Ficino’s text is quite perplexing. We thought we had identified the character of the tarot’s Hermit as a representation of Diogenes the Cynic. We observe, first, that Ficino makes no mention of the anecdote about Diogenes looking for a man. Second, he invents another story featuring a philosopher holding a lamp to travel by night from Megara to Athens. What if the Hermit represented not Diogenes the Cynic, but Euclid of Megara? However, have we not noted (see episode 20) that the character’s attributes in the card — beard, long hair, cloak, and stick — were those of the Cynic philosopher? And yet, Euclid was not a Cynic, but a Megarian. In reality, since antiquity, the Cynic’s attire had become, in the public’s mind, the outfit of  philosophers of all schools of thought. So, does the Hermit represent Diogenes or Euclid? The differences between the two are not insignificant, especially in the eyes of Marsilio Ficino, as the first negates all reality to the Ideas, whereas the second, being a Megarian, acknowledges reality to Ideas only.[5]

To proceed to the correct identification, we must examine another image created by Ficino. In his commentary on the Philebus, Ficino mentions a saying about Plato:

Among the wise men of Greece arose the saying that Plato had three eyes: one with which he looked at human things, another at natural things, another at divine things (which was in his forehead, while the others were under his forehead).[6]

The Ficino scholar Michael J.B. Allen identified two sources from antiquity that might have inspired this strange motif.[7] However, none of them is presented as a saying, and both are much more allusive than Ficino’s description. Only Ficino indicates that the third eye is in the forehead, while the other two are under. It is most likely that, as he often does, Ficino composed his story by aggregating elements from various sources. The proposition that a superior organ of contemplation is placed above the eyes can be found in Apuleius, Alcinous, and Philo of Alexandria. The correspondence of the three eyes with the three worlds — physical, human, and divine — appears in the writings of medieval theologians such as Hugh of St. Victor and Jean Gerson. As for the main theme of the anecdote, the “eye of the soul,” it appears in Book VII of Plato’s Republic as a continuation of the allegory of the cave. There, Plato describes this instrument of true knowledge, by which the Ideas, not the physical bodies, are seen. Taken over by the Platonic commentators and the Church Fathers, and from there nourishing an important stream of Christian thought, it had become, in Ficino’s time, commonplace. However, the image of a philosopher gifted with three eyes, including one in the forehead, really seems to be a Ficino creation.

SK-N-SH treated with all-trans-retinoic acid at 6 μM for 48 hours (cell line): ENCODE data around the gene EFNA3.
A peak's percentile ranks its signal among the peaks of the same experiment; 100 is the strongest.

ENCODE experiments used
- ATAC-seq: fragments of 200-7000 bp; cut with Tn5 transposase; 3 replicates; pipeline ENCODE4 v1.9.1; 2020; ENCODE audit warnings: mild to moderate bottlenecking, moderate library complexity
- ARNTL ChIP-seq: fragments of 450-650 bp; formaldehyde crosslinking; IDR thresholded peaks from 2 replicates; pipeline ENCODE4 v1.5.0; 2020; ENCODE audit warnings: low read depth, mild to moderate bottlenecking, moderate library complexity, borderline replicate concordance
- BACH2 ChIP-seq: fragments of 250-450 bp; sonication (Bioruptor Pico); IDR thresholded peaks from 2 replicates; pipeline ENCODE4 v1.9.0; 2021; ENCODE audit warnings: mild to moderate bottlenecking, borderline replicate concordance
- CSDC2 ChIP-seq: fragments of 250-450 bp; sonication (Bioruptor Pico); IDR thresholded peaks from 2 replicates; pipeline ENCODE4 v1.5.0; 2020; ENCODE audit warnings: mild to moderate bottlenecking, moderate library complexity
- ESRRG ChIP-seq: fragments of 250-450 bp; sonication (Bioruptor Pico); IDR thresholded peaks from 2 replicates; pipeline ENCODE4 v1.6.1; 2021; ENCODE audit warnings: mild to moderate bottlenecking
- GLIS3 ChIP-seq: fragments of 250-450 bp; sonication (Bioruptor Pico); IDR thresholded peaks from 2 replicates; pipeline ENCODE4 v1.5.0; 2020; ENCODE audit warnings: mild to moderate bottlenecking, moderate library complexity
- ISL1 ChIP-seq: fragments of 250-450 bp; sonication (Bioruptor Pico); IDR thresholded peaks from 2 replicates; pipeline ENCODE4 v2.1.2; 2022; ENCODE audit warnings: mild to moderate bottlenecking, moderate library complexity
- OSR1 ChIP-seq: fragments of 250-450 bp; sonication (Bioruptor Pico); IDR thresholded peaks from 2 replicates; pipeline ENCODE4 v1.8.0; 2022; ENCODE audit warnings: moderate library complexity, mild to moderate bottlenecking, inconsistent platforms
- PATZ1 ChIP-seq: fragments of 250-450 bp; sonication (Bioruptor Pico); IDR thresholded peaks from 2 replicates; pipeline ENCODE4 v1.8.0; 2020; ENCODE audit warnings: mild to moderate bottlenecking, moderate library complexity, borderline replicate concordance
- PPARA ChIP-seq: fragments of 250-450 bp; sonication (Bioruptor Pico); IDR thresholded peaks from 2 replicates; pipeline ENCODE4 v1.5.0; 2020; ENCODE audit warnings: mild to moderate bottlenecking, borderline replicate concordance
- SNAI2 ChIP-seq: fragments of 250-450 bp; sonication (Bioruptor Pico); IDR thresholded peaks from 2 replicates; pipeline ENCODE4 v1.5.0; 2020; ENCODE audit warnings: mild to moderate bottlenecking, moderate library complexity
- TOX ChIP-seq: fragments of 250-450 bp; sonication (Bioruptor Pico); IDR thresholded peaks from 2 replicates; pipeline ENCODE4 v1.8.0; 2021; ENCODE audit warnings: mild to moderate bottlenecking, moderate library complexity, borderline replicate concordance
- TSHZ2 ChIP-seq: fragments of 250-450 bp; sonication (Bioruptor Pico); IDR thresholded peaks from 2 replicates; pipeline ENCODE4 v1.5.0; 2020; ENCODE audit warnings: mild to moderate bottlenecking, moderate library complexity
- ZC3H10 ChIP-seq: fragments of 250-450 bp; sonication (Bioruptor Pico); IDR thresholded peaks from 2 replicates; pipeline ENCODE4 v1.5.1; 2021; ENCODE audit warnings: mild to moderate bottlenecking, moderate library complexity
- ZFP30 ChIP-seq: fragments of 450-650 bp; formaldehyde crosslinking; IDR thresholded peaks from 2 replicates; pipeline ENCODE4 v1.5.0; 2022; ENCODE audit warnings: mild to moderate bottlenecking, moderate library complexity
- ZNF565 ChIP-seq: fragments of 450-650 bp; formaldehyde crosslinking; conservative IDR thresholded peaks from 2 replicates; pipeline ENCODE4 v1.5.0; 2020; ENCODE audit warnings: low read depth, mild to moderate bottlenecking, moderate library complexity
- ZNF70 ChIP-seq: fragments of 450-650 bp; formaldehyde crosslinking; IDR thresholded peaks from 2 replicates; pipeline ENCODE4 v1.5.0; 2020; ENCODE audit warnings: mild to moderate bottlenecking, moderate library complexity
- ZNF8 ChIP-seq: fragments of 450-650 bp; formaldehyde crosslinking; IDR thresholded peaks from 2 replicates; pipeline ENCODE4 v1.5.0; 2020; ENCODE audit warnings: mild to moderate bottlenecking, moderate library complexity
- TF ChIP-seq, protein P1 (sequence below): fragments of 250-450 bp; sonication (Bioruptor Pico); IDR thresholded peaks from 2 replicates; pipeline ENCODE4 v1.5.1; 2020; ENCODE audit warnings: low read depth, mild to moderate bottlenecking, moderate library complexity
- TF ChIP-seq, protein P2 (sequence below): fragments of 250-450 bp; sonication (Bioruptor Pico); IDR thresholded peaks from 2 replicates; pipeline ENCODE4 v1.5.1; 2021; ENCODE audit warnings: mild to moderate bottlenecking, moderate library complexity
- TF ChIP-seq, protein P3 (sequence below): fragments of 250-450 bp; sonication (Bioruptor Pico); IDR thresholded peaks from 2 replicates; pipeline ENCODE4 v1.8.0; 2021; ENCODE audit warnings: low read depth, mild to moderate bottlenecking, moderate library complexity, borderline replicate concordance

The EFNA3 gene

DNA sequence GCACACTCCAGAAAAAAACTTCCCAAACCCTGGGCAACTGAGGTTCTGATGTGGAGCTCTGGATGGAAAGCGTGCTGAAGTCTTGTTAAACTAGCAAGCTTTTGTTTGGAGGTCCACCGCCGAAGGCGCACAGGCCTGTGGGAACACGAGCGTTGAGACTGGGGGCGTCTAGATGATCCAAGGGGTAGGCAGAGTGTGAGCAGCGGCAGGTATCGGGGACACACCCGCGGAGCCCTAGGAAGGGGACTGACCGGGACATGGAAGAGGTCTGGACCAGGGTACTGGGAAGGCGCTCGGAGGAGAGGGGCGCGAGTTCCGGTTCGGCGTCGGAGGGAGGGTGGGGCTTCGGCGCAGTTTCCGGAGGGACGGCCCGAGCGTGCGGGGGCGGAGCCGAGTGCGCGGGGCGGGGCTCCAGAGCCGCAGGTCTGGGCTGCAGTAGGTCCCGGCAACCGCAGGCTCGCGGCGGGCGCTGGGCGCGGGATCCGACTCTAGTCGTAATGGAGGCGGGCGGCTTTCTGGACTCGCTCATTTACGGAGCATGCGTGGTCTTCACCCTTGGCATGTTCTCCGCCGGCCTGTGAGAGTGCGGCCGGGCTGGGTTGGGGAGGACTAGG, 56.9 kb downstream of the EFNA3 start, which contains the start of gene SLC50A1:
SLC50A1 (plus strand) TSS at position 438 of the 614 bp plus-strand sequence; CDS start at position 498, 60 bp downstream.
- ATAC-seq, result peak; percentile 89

If we now turn to the Tarot of Marseille’s Hermit, and especially to the upper part of his face, we observe the presence of vaguely concentric wrinkles, which we might be tempted to see as an outline of the famous frontal eye. Or is just our imagination?

Nicolas Conver, The Hermit, 1760 (detail)

To be continued in part three.

[1] Marsilio Ficino, The Letters of Marsilio Ficino, vol. I, transl. by members of the School of Economic Science, London, Shepheard-Walwyn, 1975, p. 61.

[2] Ficino, Platonic Theology, IV, 2, cit., I, p. 304-305.

[3] Aulus Gellius, Attic Nights, VII, 10, éd. et trad. R. Marache, Paris, Les Belles Lettres, 1978/2002, II, p. 96-97.

[4] Laërtius, Lives, VII, 186. English version: http://www.perseus.tufts.edu/hopper/text?doc=Perseus%3Atext%3A1999.01.0258%3Abook%3D7%3Achapter%3D7

[5] See Robert Muller, Introduction à la pensée des Mégariques, Paris, Vrin, 1988, p. 87-110.

[6] Ficino, The Philebus Commentary, cit., p. 177.

[7] M. J. B. Allen, Marsilio Ficino on Plato’s Pythagorean Eye, «Modern Language Notes», 97, 1982, pp. 171-182.

To be informed when new episodes are published, subscribe to the ‘Villa Stendhal’ Facebook page  (go to www.facebook.com/VillaStendhal then click on the ‘Follow’ button).